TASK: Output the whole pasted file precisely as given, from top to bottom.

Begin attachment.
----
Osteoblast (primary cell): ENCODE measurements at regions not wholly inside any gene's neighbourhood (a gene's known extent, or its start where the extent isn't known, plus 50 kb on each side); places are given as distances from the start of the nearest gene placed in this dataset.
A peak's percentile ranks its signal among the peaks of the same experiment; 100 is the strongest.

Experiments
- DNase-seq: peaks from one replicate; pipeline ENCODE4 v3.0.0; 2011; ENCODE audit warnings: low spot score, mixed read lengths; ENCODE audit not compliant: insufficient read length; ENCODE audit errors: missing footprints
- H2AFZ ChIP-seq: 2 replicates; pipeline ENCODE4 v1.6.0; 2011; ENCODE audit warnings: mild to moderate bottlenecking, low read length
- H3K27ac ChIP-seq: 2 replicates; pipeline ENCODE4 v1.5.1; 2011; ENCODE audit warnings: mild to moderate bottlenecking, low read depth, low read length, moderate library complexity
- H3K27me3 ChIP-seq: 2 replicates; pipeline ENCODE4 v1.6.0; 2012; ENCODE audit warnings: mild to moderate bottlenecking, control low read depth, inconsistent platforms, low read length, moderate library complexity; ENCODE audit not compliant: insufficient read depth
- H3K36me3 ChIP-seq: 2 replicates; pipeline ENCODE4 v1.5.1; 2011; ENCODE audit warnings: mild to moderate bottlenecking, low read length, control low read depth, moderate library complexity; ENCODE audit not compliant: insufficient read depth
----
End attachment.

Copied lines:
Osteoblast (primary cell): ENCODE measurements at regions not wholly inside any gene's neighbourhood (a gene's known extent, or its start where the extent isn't known, plus 50 kb on each side); places are given as distances from the start of the nearest gene placed in this dataset.
A peak's percentile ranks its signal among the peaks of the same experiment; 100 is the strongest.

Experiments
- DNase-seq: peaks from one replicate; pipeline ENCODE4 v3.0.0; 2011; ENCODE audit warnings: low spot score, mixed read lengths; ENCODE audit not compliant: insufficient read length; ENCODE audit errors: missing footprints
- H2AFZ ChIP-seq: 2 replicates; pipeline ENCODE4 v1.6.0; 2011; ENCODE audit warnings: mild to moderate bottlenecking, low read length
- H3K27ac ChIP-seq: 2 replicates; pipeline ENCODE4 v1.5.1; 2011; ENCODE audit warnings: mild to moderate bottlenecking, low read depth, low read length, moderate library complexity
- H3K27me3 ChIP-seq: 2 replicates; pipeline ENCODE4 v1.6.0; 2012; ENCODE audit warnings: mild to moderate bottlenecking, control low read depth, inconsistent platforms, low read length, moderate library complexity; ENCODE audit not compliant: insufficient read depth
- H3K36me3 ChIP-seq: 2 replicates; pipeline ENCODE4 v1.5.1; 2011; ENCODE audit warnings: mild to moderate bottlenecking, low read length, control low read depth, moderate library complexity; ENCODE audit not compliant: insufficient read depth